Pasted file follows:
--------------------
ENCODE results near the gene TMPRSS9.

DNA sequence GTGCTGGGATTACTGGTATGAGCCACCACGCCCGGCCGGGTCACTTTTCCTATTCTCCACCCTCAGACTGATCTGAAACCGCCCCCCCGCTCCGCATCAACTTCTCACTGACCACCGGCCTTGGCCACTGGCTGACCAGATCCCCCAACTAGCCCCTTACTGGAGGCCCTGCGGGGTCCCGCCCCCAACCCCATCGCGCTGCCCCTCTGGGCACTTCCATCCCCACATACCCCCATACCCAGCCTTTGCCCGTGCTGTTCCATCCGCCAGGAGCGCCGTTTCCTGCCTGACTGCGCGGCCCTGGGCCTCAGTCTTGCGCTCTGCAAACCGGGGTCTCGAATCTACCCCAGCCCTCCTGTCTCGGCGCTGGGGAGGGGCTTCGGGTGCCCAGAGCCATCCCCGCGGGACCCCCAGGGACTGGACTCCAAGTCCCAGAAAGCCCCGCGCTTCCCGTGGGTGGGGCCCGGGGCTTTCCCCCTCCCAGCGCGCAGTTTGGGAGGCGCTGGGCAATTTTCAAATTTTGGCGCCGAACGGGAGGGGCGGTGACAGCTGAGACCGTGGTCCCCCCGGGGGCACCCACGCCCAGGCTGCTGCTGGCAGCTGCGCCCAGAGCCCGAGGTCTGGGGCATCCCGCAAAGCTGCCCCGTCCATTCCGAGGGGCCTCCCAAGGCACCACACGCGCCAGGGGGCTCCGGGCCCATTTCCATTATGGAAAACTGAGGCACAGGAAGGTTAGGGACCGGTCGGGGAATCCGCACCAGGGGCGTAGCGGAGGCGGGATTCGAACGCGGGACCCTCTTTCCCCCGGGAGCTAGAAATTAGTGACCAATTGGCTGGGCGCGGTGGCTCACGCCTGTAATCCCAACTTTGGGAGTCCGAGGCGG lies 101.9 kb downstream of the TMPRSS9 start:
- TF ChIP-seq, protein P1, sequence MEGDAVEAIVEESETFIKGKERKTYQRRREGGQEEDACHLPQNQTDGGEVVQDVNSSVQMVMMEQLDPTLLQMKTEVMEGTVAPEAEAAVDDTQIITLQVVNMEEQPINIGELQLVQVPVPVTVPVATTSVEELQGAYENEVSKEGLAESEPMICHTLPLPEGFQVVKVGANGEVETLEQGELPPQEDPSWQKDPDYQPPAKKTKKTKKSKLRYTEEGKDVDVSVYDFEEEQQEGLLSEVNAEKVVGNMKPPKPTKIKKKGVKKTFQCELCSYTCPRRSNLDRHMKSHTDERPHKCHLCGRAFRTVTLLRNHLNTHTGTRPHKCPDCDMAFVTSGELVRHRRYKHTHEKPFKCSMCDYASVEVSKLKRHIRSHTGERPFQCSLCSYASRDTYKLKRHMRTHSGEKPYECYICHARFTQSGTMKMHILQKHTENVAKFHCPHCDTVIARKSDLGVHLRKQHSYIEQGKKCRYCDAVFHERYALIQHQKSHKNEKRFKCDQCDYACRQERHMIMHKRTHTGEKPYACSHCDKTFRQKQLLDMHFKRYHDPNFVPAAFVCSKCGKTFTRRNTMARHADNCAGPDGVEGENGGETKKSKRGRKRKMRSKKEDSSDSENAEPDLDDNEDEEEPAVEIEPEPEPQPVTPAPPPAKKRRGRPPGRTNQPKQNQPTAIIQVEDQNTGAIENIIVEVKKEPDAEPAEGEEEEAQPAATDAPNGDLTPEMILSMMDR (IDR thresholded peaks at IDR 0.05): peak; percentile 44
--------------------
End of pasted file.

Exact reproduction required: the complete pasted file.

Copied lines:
ENCODE results near the gene TMPRSS9.

DNA sequence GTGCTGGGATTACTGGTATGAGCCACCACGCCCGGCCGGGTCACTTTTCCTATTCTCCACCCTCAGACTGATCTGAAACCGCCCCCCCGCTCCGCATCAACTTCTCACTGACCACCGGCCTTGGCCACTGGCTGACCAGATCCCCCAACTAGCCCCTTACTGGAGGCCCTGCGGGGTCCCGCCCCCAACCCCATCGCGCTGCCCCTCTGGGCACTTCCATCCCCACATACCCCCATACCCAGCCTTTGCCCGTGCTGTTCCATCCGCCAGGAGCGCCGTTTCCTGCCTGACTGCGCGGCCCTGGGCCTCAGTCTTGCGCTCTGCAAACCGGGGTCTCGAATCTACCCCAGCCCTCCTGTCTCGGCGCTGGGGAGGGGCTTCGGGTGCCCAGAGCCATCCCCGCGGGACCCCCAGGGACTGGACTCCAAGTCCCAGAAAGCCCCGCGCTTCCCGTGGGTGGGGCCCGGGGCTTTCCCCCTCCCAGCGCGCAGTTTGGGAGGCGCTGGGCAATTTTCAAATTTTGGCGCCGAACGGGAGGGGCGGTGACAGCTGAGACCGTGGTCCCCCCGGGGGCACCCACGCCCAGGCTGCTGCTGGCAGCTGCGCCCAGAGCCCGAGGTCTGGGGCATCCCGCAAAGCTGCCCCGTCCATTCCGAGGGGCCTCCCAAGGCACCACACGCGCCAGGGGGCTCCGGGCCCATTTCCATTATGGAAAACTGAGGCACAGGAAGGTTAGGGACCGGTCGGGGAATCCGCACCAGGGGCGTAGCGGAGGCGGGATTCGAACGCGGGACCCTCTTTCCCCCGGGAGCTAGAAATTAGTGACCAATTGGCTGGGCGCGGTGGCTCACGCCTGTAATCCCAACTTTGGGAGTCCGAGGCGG lies 101.9 kb downstream of the TMPRSS9 start:
- TF ChIP-seq, protein P1, sequence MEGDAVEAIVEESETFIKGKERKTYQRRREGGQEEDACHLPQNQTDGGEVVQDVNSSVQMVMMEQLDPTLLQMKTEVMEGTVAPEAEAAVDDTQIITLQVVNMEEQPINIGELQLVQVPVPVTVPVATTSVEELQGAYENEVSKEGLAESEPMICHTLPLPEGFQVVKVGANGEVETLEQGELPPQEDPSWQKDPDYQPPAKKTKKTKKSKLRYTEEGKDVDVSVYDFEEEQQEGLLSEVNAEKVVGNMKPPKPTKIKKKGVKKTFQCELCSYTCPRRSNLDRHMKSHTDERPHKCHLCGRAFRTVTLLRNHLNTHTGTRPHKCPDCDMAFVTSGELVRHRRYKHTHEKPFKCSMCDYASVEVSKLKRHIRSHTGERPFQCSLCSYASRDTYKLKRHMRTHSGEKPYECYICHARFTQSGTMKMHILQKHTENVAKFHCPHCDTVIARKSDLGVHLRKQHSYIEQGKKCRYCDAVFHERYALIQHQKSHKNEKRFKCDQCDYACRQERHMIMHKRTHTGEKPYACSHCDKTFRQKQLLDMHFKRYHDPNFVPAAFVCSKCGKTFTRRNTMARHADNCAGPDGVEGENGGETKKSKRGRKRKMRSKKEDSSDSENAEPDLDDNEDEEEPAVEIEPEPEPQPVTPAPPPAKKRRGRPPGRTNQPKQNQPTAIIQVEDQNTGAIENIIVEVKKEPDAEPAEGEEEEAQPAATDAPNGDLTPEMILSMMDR (IDR thresholded peaks at IDR 0.05): peak; percentile 44